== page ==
I have multiple groups of cat grass for decoration. They're about 6 months old and some of the leaves died, making it less appealing. Since there are a lot of them, what would be the best way to get rid of them quickly? I don't want to cut them one by one.

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2 Answers 2


Assuming you mean what is usually meant by "cat grass" (grass intended for indoor cats to nibble on:) Start new "cat grass" (typically oats) - pull up the old, dying stuff, put the new stuff in its place (compost the old.)

It is a grain with a "less than 1 year" lifecycle. Trying to keep it alive for a long time, it will inevitably look bad.

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    Grass in the pic looks like some kind of clump grass rather than oats. Or is it set in little separate pots? If the later, Primož will get longer, pretty life out of them by using deeper pots. google.com/search?q=clump+grass&ie=utf-8&oe=utf-8 Commented Aug 9, 2015 at 14:18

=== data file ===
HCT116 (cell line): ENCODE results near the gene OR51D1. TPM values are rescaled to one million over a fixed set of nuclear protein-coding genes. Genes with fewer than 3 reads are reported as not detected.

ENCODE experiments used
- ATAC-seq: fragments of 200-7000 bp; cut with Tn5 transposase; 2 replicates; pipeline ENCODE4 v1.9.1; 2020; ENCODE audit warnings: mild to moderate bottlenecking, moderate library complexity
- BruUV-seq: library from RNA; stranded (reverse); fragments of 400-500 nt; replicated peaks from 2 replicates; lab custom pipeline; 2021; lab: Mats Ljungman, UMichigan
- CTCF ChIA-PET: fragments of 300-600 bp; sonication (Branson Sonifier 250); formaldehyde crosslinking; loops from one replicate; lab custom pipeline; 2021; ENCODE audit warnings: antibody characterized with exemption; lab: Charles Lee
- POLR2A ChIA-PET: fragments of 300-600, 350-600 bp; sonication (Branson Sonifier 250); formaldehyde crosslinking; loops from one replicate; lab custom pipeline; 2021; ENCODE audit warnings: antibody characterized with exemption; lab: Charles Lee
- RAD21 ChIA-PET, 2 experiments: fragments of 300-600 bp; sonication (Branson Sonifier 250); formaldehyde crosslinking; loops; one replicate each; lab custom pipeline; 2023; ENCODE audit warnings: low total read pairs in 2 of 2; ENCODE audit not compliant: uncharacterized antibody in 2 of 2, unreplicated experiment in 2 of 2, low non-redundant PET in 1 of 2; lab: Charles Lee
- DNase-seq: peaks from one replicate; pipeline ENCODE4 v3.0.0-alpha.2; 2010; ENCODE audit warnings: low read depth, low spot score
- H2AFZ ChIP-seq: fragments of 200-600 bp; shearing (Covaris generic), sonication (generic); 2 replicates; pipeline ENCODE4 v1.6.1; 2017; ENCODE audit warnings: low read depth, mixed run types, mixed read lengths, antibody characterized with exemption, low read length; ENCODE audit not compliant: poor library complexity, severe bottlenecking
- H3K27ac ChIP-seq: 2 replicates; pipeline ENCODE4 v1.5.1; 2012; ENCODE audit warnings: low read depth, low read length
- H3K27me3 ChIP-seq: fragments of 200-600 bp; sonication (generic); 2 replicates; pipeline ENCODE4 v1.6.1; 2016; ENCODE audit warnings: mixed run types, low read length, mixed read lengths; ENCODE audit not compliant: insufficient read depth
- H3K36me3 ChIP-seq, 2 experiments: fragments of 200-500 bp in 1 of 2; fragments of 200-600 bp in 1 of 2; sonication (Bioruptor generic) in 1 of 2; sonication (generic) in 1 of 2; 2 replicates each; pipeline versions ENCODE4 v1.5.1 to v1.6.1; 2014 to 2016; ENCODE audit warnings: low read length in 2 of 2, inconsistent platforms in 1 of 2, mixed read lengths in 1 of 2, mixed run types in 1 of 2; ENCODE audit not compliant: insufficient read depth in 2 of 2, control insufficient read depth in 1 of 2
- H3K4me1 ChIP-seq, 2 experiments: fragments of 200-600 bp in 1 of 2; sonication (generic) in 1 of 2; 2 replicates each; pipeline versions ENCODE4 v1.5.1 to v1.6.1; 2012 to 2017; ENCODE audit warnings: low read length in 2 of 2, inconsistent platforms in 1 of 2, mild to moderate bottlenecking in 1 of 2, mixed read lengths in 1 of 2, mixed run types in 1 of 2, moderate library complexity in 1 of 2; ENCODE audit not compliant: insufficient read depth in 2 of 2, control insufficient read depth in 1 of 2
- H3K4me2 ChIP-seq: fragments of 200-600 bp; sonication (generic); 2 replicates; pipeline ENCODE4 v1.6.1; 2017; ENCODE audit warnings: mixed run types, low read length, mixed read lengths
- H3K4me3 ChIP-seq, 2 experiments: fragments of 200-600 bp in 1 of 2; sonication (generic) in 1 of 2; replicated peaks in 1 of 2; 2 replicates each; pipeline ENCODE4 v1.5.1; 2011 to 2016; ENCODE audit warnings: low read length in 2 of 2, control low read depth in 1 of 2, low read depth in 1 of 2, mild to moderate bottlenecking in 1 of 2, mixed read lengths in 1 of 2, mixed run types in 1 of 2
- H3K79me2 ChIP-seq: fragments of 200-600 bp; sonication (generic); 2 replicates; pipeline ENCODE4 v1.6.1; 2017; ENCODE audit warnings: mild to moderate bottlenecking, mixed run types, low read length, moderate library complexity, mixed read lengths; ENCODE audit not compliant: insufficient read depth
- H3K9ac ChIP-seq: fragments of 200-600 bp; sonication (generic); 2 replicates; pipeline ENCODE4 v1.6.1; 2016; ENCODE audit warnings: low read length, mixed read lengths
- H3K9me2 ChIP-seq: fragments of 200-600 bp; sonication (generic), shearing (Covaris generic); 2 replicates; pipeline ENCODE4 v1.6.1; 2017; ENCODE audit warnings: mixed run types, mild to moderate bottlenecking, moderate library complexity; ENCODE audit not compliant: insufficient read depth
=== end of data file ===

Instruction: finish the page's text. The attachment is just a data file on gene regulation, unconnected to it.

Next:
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    @WayfaringStranger, Ecnerwal, Bamboo there are two different species known as "cat grass". One is oats which is an annual grain crop. The other is a perennial grass Dactylitis Glomerata (commonly called Cocksfoot in the UK) which is what the OP's picture looks like. In that case, you can cut it down just like the grass on your lawn without any problems. One basic feature of grasses is that they grow from the bottom of the leaf, not from the top like many other plant species, so being cut down (or eaten) doesn't check the growing process.
    – alephzero
    Commented Aug 9, 2015 at 16:07

Frankly, unless you want to risk cutting the whole lot down to an inch or less and hoping they regrow, there is no way to avoid trimming out the brown leaves individually.

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